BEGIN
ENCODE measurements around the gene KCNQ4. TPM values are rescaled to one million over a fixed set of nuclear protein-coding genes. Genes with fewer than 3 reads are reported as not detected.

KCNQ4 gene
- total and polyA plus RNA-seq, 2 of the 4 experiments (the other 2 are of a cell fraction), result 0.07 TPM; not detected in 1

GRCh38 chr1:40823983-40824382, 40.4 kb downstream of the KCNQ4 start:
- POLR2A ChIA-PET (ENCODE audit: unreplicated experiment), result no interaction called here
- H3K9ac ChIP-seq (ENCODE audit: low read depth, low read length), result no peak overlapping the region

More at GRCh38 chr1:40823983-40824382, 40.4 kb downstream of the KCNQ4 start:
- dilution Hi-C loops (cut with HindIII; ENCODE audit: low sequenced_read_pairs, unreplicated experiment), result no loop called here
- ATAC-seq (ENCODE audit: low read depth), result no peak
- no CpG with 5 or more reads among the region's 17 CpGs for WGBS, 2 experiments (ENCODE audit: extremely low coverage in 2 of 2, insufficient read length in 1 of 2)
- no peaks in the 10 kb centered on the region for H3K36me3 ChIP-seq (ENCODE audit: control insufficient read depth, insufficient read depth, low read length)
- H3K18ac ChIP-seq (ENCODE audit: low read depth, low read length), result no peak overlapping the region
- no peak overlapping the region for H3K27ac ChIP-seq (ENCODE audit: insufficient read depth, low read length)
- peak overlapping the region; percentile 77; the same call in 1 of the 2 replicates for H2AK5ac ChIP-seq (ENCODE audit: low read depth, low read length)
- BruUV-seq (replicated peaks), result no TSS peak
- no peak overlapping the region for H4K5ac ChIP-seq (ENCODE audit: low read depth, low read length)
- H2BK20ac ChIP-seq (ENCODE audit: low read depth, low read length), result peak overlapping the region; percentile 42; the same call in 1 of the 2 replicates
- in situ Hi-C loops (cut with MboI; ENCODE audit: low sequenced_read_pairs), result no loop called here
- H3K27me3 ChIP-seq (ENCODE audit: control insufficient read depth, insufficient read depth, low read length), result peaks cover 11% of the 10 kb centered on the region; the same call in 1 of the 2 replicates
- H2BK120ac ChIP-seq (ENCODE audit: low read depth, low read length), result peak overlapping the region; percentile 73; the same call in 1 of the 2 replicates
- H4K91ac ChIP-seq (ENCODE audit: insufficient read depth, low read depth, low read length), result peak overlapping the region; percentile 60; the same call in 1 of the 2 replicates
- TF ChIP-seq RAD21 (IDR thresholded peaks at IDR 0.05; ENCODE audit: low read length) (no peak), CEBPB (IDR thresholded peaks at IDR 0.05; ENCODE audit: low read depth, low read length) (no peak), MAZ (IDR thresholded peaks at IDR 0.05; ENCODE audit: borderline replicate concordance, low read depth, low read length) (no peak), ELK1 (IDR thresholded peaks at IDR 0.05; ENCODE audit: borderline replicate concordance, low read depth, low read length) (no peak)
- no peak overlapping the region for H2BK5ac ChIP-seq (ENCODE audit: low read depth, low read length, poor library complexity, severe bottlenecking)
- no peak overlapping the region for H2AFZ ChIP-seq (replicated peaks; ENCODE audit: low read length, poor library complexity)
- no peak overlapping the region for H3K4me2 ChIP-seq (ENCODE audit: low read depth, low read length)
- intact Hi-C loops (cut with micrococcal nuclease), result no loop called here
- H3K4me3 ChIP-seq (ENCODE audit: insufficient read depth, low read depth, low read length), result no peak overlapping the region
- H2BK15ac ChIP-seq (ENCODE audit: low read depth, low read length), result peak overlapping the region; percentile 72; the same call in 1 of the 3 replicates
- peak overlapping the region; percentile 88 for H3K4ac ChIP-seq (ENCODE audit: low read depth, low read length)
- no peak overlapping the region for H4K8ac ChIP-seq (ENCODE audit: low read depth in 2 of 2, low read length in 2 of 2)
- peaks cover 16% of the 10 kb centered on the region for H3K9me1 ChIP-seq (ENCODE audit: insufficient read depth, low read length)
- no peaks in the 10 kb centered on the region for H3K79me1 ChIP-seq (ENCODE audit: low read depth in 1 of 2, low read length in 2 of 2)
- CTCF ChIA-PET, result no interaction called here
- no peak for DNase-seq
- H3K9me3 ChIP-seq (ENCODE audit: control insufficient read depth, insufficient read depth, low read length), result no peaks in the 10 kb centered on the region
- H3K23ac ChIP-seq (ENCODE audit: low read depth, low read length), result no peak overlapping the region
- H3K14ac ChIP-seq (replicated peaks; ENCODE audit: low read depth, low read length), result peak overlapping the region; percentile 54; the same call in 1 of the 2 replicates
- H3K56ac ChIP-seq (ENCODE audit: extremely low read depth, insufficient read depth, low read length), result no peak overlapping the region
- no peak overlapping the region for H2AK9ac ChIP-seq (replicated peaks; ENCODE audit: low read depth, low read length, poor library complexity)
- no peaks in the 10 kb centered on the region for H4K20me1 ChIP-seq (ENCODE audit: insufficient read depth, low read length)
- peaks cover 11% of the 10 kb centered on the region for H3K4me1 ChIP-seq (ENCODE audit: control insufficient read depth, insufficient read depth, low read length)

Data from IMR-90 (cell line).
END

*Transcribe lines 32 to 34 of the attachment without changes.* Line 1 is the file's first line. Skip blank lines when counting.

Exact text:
- no peaks in the 10 kb centered on the region for H3K79me1 ChIP-seq (ENCODE audit: low read depth in 1 of 2, low read length in 2 of 2)
- CTCF ChIA-PET, result no interaction called here
- no peak for DNase-seq